In the Scriptures, God is referred to as the God of Abraham over a dozen times.
He was not ashamed of that name and used it Himself when He called Moses to free His enslaved people from Egypt (Hebrews 11:16; Exodus 3:6, 15, 16; 4:5).
When God called Abraham and told him to leave his country and family, he left. When God told him to go to a land that He would show him, he went. When God told him that his descendants would be as numerous as the stars, he believed (Genesis 12:1-9; 15:5-6).
In addition to a land, descendants, and blessing, God promised him a great name (Genesis 12:2).
People want a great name. They define it differently.
Lamech wanted fame for being more evil than Cain who murdered his brother (Genesis 4:19-24). The builders of the Tower of Babel wanted to earn a name for themselves by their edifice (Genesis 11:4).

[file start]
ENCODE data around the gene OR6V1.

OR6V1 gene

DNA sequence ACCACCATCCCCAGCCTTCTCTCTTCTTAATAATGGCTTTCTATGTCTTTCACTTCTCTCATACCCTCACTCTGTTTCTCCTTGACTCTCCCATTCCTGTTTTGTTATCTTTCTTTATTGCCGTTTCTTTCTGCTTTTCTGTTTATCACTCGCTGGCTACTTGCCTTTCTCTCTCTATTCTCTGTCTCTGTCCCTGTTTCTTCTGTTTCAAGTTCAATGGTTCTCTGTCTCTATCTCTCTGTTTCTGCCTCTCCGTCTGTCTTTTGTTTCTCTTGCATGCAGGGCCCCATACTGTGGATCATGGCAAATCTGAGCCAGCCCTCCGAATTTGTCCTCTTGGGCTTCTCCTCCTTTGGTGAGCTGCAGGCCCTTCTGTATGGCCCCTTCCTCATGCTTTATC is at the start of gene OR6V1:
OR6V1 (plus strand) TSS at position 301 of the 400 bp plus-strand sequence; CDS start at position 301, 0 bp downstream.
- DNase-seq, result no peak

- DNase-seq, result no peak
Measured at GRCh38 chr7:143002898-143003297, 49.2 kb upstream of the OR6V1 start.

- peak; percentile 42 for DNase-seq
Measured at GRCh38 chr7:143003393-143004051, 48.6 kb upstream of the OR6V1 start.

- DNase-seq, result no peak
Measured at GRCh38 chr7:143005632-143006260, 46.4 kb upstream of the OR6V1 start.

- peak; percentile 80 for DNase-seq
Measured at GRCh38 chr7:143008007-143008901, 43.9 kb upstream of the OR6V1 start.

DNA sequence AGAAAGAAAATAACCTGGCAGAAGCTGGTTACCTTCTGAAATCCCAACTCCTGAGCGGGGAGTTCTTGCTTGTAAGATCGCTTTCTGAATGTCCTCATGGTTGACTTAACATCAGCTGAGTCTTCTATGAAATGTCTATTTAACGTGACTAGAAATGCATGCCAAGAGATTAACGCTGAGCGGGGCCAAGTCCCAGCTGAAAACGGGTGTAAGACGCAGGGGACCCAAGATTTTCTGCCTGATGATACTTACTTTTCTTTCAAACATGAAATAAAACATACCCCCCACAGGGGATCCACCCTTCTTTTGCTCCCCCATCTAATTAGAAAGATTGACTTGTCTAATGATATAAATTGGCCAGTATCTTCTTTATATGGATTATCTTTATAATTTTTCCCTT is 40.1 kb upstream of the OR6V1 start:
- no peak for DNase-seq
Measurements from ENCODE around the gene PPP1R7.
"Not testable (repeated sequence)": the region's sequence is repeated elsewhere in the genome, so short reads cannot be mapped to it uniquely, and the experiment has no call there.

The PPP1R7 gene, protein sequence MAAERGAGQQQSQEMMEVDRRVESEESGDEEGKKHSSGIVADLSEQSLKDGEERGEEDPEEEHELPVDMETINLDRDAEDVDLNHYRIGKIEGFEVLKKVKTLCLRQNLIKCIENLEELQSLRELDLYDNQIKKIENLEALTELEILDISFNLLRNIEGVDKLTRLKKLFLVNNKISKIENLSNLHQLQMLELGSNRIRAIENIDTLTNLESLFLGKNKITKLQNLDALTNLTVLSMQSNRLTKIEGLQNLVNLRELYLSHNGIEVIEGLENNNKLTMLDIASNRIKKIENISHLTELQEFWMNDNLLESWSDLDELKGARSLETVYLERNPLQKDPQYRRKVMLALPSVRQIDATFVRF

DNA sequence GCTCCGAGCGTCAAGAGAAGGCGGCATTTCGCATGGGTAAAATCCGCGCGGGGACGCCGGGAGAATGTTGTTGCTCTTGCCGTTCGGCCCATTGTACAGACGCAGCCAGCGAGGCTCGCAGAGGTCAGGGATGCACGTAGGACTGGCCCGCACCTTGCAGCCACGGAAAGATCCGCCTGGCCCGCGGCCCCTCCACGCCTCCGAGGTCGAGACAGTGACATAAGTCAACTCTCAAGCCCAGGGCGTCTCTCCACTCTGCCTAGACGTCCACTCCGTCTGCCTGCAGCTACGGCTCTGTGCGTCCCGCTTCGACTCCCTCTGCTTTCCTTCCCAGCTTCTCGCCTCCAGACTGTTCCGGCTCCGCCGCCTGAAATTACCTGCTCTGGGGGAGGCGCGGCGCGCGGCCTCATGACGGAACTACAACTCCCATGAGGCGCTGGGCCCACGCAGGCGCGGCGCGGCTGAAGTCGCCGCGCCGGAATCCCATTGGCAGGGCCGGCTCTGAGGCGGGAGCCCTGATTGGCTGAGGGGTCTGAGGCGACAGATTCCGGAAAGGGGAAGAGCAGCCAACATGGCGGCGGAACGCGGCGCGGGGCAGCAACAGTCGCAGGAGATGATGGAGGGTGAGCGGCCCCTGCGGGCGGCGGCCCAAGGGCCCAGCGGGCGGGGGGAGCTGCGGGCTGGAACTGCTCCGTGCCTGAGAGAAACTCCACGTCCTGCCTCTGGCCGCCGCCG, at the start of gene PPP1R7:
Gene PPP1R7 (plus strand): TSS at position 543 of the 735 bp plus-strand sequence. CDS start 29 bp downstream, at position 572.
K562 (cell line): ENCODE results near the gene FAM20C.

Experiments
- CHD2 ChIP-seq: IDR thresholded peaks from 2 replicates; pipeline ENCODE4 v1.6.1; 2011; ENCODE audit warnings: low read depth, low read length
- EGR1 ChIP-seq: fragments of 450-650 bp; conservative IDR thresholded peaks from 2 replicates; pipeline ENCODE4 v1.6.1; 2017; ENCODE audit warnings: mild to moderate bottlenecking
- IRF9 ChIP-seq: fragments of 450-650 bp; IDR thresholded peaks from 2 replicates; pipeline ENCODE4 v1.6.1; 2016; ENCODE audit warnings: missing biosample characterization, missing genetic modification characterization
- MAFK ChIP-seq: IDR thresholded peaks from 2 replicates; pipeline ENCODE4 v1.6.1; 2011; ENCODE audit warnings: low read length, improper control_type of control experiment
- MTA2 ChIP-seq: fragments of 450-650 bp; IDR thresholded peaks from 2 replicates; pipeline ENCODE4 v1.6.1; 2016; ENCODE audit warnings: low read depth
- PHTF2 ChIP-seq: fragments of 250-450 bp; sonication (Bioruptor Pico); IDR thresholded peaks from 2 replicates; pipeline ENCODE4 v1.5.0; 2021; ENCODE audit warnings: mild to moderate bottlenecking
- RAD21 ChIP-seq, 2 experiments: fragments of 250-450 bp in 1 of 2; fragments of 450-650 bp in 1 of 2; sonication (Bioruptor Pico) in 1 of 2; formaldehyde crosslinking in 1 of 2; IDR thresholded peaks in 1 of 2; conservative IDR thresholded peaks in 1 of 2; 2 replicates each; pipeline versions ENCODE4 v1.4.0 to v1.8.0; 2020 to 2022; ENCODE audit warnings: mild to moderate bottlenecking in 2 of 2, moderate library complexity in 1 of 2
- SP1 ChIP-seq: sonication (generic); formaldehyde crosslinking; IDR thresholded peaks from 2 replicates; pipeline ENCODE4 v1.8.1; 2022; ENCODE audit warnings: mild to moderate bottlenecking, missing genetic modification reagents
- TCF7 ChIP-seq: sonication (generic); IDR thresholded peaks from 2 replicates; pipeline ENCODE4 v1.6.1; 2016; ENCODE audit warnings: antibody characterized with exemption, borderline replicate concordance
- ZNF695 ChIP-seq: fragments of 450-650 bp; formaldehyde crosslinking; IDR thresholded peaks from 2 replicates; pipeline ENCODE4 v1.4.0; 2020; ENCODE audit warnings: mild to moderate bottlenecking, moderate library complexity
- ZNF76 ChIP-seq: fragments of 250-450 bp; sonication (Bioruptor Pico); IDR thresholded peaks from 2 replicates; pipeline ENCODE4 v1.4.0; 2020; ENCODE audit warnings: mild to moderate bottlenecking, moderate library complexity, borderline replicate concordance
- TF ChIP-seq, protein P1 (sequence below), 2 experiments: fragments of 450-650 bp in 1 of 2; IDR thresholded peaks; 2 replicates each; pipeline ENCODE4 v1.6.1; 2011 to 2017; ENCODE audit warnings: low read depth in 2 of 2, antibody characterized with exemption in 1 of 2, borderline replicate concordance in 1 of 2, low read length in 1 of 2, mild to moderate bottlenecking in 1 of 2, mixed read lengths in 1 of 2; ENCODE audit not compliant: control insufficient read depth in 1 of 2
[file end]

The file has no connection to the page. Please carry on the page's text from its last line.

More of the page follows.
There are obvious contrasts between the builders in Genesis, chapter 11, and Abraham’s call in chapter 12. In chapter 11 people wanted to go up. In chapter 12, God came down. In chapter 11, people wanted to make a name for themselves. In chapter 12, God told Abraham that He would make his name great. In chapter 11, people wanted fame through a great unifying project. In chapter 12, God began to rebuild the unity that was lost in the Fall through one man’s obedience and faith.
God took the initiative. Abraham did not come from a faithful heritage. His family served other gods (Joshua 24:2, 14). He obeyed God’s call and believed His promises and God referred to Himself as the God of Abraham. Abraham became the father of the faithful (Galatians 3:7-9).
Faith and obedience are the base for any true greatness in serving God.
This post first appeared on Bob Krupp’s blog.